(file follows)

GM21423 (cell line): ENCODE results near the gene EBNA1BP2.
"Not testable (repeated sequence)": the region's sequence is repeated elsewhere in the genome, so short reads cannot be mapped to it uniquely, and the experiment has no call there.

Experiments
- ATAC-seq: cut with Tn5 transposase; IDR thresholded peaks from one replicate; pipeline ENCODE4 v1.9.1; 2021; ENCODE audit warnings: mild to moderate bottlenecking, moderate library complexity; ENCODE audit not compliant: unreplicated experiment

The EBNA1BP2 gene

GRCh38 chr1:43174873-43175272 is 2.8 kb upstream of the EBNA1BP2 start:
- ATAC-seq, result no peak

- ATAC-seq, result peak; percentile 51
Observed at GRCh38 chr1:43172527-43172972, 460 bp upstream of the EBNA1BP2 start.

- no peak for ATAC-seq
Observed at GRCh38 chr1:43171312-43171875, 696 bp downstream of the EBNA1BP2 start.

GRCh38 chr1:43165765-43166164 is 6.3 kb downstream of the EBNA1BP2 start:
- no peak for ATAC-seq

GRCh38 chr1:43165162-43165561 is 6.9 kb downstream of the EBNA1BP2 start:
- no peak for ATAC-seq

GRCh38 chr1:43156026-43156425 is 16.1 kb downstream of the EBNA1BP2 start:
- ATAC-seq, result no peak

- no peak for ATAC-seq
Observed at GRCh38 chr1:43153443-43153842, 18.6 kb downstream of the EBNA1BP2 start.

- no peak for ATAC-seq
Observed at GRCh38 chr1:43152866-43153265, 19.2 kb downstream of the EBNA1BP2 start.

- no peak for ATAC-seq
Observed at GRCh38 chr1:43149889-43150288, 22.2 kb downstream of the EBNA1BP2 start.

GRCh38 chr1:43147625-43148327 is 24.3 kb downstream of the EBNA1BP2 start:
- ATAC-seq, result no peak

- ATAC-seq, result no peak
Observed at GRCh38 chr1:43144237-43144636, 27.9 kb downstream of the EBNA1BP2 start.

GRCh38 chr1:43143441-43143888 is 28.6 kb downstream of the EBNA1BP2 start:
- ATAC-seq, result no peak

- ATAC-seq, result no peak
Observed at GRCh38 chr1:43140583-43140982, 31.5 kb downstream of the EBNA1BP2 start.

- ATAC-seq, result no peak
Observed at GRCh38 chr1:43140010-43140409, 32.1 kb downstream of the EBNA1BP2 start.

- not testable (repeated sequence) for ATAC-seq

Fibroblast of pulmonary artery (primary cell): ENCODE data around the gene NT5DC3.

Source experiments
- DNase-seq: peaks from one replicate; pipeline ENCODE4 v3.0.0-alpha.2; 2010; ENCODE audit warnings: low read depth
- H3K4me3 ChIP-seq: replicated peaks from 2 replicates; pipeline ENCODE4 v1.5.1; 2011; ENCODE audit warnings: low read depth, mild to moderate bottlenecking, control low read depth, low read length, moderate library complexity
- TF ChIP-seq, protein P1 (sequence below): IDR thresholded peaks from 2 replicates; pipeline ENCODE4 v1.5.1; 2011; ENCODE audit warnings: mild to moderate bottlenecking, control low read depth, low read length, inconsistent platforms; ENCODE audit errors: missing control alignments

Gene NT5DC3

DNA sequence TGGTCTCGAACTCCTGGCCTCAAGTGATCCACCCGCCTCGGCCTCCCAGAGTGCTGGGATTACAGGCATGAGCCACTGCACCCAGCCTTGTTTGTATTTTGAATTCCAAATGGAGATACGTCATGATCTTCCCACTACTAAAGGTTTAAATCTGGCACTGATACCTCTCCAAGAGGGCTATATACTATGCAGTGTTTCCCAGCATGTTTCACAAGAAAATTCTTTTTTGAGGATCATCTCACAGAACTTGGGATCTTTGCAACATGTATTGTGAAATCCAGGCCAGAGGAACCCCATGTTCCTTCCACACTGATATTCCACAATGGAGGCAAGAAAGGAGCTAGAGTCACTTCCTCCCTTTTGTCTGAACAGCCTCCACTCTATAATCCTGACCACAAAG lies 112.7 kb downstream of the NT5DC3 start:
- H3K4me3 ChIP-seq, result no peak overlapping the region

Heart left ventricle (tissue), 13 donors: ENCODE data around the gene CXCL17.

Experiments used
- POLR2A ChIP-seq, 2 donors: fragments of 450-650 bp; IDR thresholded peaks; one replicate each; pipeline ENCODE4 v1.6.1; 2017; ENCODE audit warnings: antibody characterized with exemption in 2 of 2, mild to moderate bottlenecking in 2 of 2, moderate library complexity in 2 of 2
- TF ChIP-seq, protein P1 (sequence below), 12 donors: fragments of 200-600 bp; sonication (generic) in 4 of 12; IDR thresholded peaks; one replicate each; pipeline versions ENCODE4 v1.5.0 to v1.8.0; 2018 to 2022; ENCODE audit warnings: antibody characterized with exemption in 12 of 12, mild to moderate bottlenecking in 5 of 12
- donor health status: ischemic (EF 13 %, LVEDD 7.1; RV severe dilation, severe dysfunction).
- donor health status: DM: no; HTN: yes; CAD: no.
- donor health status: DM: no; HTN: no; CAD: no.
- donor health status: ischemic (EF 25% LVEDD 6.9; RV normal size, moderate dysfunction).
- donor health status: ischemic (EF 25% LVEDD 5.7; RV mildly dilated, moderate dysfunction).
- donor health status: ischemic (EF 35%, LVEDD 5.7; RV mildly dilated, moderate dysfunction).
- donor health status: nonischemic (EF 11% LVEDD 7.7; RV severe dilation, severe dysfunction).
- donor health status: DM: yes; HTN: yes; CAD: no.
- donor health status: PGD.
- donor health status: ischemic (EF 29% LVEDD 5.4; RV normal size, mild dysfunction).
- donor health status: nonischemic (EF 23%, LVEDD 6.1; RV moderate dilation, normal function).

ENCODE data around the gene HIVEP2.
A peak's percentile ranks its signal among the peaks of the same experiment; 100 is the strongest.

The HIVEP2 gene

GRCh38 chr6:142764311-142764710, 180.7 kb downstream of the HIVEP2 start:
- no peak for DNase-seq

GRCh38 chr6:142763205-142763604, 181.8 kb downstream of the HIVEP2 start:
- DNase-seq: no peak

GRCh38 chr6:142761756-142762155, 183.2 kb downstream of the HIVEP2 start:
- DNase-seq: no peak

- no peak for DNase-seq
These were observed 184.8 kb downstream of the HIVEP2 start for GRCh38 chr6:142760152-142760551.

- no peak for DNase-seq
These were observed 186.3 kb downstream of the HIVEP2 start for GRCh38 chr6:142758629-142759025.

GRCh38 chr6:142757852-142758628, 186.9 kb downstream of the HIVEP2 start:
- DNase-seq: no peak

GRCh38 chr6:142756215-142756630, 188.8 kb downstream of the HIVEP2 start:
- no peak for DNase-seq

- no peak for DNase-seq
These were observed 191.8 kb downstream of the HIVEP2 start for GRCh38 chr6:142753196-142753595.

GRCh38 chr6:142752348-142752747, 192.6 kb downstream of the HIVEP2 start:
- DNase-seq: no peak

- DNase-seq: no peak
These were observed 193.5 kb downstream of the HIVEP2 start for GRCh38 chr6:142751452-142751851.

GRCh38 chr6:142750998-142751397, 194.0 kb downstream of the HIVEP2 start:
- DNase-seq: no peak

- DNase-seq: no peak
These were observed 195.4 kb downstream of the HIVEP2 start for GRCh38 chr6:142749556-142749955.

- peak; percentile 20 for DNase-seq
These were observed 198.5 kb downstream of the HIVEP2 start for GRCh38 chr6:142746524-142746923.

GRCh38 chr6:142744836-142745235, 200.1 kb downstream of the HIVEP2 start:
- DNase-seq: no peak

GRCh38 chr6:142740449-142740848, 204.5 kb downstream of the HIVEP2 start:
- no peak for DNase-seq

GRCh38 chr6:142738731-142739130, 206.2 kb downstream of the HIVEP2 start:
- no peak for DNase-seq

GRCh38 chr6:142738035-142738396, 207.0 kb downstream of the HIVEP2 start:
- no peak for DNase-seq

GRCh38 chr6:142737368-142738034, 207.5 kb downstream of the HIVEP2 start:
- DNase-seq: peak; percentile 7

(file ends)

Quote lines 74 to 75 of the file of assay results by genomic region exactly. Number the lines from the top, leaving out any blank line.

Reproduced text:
- no peak for DNase-seq

- no peak for DNase-seq